Countless individuals are injured during the ‘estallido social’ against the Chilean government.
A 20-year-old girl arrived decompensated from the gas she ingested. Her hands were broken.
She was protected from head to toe with only her hands uncovered. When our rescue team sits her in front of me, she faints and I grab her. Contact with her immediately generated an allergic reaction on my face.
Every day, we are exposed to traumatic violence and toxic substances.
I work in a primary care center as an occupational therapist in the city of Santiago de Chile. I decided to be a first aid volunteer to help people who are injured during the “estallido social” against the government.
As a brigadista—a Spanish term signifying a person involved with a brigade—I have many patients with serious injuries.
One of the cases I remember the most is a girl whose hands were fractured and was covered by lacrymogenic gas. The chemical agent used by the police to suppress protesters comes from a particle of the chili pepper. That is why my reaction upon contact with the patient was as painful as it was. And it was only a taste of what my patients experience.
We have a brigadista from another position who is a chemist and keeps us informed about the chemicals used by police. Without their knowledge, our jobs would be impossible. This information is essential for the care that we give.
Our center is located in the heart of the conflict between protesters and the police in Santiago de Chile. Although I arrived in the first week of November, our establishment has been there since the last weeks of October.
The health center was born as a purely self-managed institute with the help of some of the owners. At first, it was a place where protesters sought refuge. The proprietors began to offer them water and to try to heal them with gauze and clean their wounds. When they realized that the violence was getting out of control, they sought help from health professionals.
Our post lies within a chemical hot zone. There are others where the smell of tear gas is not as strong. We, in a way, get used to it. We use a helmet, certified ballistic goggles, and a gas mask. Sometimes, we have to take shelter to be able to care for the injured because the gases pass through our protection.
Some of our colleagues are on the street and serve people right there. There are patients who arrive with an ocular burst, people who have to be sutured unbalanced, and others who have taken so many pellets that it is impossible for them to walk.
Our rescuers pick them up from the street and notify us by radio so that we can wait ready for the injured patient. When the injuries are beyond our scope of practice, we have protocols in place to refer the patient to a hospital by ambulance.
A man stood away from the crowd to wait for his friend. I can only imagine the terror he felt when a tear gas bomb struck his face. He lost his eye and his nose split open.
We held his face and shattered nose together with our hands. His missing teeth impeded his ability to breathe as we fought for his life. Doctors had to perform six surgeries to reassemble his face.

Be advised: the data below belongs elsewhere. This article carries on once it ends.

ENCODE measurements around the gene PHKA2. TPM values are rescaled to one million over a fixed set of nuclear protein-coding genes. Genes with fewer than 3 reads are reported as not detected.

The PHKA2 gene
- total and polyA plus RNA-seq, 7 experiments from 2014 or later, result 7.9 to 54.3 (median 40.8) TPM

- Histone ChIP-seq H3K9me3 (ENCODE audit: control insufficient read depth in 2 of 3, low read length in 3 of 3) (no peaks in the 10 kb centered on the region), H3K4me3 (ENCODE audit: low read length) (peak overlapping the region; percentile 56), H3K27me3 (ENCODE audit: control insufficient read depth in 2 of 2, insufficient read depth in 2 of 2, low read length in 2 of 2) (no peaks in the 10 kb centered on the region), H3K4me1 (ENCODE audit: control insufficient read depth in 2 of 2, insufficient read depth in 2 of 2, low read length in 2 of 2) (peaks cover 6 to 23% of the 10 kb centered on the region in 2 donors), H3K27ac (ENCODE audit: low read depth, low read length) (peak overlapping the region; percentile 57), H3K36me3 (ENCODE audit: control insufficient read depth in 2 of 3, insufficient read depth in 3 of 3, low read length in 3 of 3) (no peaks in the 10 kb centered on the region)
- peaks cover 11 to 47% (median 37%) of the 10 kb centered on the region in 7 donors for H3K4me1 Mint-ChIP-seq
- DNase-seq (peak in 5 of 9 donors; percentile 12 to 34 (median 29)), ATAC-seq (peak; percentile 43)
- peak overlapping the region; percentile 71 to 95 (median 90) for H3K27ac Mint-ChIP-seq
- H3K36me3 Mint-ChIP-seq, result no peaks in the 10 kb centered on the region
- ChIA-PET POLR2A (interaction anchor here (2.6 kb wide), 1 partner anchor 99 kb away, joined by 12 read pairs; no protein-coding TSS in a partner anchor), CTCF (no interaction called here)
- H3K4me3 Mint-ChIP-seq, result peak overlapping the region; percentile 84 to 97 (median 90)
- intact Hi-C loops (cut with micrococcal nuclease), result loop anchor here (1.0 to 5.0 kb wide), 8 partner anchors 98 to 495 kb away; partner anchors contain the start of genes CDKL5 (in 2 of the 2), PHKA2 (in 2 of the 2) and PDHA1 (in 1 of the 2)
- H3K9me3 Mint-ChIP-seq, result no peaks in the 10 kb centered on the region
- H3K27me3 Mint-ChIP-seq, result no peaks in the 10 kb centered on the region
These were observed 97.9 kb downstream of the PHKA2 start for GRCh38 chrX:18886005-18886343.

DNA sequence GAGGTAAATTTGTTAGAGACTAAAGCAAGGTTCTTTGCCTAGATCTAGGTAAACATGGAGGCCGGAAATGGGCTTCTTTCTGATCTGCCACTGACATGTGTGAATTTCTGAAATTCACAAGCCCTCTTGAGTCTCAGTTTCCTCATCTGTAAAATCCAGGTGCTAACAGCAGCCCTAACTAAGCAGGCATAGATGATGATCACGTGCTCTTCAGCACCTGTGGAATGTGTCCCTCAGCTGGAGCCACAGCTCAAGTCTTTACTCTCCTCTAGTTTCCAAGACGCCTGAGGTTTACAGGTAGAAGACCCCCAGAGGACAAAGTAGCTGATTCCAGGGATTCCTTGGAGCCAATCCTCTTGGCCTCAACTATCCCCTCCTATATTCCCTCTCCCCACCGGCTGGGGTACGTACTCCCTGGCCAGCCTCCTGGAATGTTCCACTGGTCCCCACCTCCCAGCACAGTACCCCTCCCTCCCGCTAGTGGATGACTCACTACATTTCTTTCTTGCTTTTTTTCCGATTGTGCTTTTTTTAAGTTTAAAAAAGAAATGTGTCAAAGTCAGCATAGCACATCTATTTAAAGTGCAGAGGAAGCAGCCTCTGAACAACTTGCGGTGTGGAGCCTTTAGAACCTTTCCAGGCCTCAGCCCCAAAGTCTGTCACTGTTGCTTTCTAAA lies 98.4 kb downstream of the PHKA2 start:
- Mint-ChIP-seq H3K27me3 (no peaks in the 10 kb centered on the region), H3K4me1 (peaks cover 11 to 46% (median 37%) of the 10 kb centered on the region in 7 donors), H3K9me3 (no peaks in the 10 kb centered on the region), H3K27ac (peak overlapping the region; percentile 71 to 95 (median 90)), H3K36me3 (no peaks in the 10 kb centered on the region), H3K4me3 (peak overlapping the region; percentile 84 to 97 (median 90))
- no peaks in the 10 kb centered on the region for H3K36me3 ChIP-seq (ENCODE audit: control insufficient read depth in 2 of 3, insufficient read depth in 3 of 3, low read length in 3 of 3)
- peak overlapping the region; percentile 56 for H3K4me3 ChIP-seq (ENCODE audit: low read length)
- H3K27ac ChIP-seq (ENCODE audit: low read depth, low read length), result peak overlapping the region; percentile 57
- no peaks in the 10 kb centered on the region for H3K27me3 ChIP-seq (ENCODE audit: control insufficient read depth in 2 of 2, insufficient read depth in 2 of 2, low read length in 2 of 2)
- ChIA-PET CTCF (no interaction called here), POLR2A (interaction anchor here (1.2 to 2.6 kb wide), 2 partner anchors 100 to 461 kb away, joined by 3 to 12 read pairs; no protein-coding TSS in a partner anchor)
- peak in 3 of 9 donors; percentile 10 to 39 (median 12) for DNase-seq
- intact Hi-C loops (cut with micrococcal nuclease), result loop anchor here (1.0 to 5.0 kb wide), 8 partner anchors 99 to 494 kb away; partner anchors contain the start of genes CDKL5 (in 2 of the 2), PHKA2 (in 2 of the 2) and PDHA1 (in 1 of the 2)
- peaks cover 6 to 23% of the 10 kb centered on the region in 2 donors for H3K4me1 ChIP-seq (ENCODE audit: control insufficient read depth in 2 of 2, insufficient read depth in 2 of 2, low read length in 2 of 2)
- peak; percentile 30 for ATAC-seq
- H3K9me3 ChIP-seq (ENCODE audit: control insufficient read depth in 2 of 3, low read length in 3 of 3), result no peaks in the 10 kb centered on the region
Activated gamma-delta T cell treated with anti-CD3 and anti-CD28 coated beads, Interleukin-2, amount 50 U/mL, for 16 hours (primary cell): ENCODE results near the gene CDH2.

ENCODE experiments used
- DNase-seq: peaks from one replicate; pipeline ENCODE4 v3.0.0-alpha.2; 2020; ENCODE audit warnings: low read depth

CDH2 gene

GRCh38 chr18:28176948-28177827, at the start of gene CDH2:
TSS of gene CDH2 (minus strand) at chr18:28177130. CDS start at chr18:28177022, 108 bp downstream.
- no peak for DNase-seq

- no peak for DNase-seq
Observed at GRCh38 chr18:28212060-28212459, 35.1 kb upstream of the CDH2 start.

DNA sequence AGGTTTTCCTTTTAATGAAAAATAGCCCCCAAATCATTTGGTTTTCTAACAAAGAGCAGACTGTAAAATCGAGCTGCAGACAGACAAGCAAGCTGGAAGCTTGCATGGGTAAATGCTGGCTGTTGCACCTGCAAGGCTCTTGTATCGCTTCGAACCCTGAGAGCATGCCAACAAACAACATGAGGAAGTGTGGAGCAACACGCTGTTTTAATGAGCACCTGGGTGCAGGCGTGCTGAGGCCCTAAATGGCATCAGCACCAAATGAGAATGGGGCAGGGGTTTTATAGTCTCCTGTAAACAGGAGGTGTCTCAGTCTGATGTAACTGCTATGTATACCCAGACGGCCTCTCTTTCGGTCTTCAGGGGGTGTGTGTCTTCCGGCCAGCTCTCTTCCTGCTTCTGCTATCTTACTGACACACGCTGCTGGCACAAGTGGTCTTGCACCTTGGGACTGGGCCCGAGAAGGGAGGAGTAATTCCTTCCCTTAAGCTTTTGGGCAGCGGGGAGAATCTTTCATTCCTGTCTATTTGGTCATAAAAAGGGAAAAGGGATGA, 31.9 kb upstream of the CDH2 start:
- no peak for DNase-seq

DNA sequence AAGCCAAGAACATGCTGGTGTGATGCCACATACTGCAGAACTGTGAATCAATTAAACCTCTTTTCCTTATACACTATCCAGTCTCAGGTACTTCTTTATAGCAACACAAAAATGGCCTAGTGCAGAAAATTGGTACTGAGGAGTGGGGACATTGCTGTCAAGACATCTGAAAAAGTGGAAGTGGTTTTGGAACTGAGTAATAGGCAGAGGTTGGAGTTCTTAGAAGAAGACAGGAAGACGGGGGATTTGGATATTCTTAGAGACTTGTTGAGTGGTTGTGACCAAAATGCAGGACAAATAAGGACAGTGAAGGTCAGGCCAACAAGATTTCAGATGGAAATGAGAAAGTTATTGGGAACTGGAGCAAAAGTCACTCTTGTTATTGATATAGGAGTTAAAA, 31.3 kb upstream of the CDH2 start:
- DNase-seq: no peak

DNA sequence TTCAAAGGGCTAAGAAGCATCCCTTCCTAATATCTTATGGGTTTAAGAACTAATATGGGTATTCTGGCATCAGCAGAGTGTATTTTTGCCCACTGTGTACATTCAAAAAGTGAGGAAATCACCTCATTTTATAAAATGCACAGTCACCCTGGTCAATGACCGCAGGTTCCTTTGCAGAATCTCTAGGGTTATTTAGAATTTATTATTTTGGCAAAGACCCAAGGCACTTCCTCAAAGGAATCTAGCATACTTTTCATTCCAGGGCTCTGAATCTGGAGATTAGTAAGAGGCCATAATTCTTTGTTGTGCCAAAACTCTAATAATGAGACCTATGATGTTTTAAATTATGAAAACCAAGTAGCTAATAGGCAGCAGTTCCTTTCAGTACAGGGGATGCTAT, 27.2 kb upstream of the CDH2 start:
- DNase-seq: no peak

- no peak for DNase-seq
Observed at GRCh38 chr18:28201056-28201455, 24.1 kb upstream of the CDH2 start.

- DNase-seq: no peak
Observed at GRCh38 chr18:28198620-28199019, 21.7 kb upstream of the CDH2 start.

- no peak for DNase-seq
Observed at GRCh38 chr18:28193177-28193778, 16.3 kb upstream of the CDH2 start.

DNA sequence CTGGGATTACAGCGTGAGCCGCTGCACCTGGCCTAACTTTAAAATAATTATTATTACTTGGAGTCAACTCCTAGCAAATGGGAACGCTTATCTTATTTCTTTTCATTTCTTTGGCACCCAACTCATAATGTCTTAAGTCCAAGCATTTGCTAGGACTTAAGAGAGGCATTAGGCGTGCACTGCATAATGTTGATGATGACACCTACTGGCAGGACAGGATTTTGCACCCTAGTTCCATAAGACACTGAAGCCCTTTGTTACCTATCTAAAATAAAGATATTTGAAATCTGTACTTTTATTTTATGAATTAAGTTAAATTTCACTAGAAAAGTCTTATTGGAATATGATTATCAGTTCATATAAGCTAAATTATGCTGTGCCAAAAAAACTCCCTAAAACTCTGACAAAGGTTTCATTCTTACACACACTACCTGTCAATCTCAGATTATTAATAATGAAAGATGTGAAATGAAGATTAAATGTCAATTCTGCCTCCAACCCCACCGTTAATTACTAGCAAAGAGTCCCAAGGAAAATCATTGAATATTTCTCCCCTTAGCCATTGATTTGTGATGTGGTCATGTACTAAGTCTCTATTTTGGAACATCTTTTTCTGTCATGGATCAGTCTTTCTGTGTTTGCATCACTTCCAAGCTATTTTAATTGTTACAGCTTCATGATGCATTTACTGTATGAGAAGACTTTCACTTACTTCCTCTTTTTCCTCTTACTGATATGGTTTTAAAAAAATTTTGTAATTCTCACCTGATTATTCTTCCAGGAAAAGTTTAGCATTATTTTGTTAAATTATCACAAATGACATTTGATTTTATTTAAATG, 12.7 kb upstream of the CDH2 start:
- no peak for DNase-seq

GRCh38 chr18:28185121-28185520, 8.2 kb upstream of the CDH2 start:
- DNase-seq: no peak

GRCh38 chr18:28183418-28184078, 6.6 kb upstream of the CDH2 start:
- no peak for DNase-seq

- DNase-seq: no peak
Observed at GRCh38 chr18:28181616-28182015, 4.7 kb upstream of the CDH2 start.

If we hadn’t been organized, he would have died there, in our health center, with strangers holding his face together.
Without health posts spread across Santiago de Chile, the death toll would be massive.
When the bullets stopped flying, our centers became flooded with people experiencing vision loss due to the tear gas. It burns your face; it drowns you.
Those of us who serve patients are not made of stone. We suffer traumatic experiences long after the fighting ends. It gets dark when you recall these moments.
It is painful to see all the hatred and violence between people.
I chose to help because I was uncomfortable with being in a march when I knew two blocks down they were killing people.
Creating the Cruz Azul Brigade was a long and painful process. It is a very clear organization: there are experienced nurses who have been treating emergencies for years, there are doctors, students, and occupational therapists. We are a team of health professionals who collaborate as much as possible. We all work non-stop, sometimes day and night without sleep. We work until we are starving and thirsty.
Warehouse managers count our supplies and keep a record of the donations that we receive and request through social networks. Often, patients leave so grateful for the shelter that they return the next day with supplies, clothes, and food for us.
The claims of the people who protest are varied. People rally for the retirees who do not have food and the people waiting on a list for essential surgeries. They protest the exorbitant rents and for students who are forced by the State to sign a 20-year guarantee to repay their student loans.
You cannot ask someone who grew up hungry, in a context of injustice, someone marginalized and stigmatized, to fight without violence when they watch as their friends are killed during protests.
The bond between us is strong.
One day, at home, I was on the verge of a panic attack because I didn’t know if my colleagues and patients were okay.
We have been so close that we learn from each other. Even though I am not a nurse, I learned from many nursing students, and they have learned from me how to handle a patient with a panic attack. We trust each other. We are a family.
The revolt is still alive, and we will always be ready for the people.
Translations provided by Orato World Media are intended to result in the end translated document being understandable in the end language. Although every effort is made to ensure our translations are accurate we cannot guarantee the translation will be without errors.
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